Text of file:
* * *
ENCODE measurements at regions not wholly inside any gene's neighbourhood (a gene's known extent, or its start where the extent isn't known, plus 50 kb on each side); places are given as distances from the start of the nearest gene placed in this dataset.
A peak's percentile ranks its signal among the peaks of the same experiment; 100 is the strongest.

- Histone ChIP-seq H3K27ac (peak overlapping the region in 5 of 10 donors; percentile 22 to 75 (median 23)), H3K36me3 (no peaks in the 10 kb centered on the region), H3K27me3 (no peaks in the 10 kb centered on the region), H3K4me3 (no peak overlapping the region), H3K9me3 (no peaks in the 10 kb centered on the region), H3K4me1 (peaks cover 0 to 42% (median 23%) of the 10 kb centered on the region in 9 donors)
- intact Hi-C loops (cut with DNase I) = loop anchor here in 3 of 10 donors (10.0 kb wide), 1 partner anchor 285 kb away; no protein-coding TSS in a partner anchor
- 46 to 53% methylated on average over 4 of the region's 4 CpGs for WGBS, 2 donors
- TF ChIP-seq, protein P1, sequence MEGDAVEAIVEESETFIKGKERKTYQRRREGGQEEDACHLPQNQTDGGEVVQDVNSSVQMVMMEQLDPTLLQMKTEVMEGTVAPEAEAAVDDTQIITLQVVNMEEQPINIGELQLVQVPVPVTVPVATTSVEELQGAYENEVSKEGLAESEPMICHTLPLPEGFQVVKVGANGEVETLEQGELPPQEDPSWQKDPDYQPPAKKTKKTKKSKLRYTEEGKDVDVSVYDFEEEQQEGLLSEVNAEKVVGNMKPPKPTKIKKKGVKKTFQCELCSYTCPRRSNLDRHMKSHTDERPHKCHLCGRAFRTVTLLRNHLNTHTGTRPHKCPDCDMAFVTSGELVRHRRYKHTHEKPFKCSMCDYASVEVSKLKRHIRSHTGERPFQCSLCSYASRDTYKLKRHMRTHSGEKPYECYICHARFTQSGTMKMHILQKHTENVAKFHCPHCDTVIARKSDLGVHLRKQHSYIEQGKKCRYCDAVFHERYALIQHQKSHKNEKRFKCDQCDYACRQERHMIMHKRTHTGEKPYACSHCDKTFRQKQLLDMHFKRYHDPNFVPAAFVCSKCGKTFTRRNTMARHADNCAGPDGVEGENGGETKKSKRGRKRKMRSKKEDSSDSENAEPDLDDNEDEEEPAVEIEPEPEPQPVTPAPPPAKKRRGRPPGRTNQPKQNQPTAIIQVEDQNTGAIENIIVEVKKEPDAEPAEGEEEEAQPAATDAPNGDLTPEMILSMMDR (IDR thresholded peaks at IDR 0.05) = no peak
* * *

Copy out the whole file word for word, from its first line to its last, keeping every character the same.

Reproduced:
ENCODE measurements at regions not wholly inside any gene's neighbourhood (a gene's known extent, or its start where the extent isn't known, plus 50 kb on each side); places are given as distances from the start of the nearest gene placed in this dataset.
A peak's percentile ranks its signal among the peaks of the same experiment; 100 is the strongest.

- Histone ChIP-seq H3K27ac (peak overlapping the region in 5 of 10 donors; percentile 22 to 75 (median 23)), H3K36me3 (no peaks in the 10 kb centered on the region), H3K27me3 (no peaks in the 10 kb centered on the region), H3K4me3 (no peak overlapping the region), H3K9me3 (no peaks in the 10 kb centered on the region), H3K4me1 (peaks cover 0 to 42% (median 23%) of the 10 kb centered on the region in 9 donors)
- intact Hi-C loops (cut with DNase I) = loop anchor here in 3 of 10 donors (10.0 kb wide), 1 partner anchor 285 kb away; no protein-coding TSS in a partner anchor
- 46 to 53% methylated on average over 4 of the region's 4 CpGs for WGBS, 2 donors
- TF ChIP-seq, protein P1, sequence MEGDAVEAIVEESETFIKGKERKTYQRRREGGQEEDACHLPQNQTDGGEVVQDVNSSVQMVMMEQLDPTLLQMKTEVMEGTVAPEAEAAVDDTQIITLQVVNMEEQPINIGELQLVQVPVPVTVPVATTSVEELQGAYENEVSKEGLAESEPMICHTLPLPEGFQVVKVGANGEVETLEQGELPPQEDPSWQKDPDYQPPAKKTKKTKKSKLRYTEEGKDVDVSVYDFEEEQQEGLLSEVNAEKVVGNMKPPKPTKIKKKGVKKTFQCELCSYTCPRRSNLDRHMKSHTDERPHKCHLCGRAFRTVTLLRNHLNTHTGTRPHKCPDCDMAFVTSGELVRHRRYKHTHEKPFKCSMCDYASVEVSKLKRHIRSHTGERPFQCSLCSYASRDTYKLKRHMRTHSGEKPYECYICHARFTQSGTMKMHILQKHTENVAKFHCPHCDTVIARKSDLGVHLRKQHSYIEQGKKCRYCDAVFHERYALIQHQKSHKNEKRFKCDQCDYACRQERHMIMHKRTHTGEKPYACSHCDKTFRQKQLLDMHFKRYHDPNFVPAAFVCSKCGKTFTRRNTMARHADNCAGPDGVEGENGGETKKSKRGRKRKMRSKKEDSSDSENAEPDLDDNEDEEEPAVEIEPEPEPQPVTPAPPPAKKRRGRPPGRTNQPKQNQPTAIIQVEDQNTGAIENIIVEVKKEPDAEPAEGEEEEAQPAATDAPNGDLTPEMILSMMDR (IDR thresholded peaks at IDR 0.05) = no peak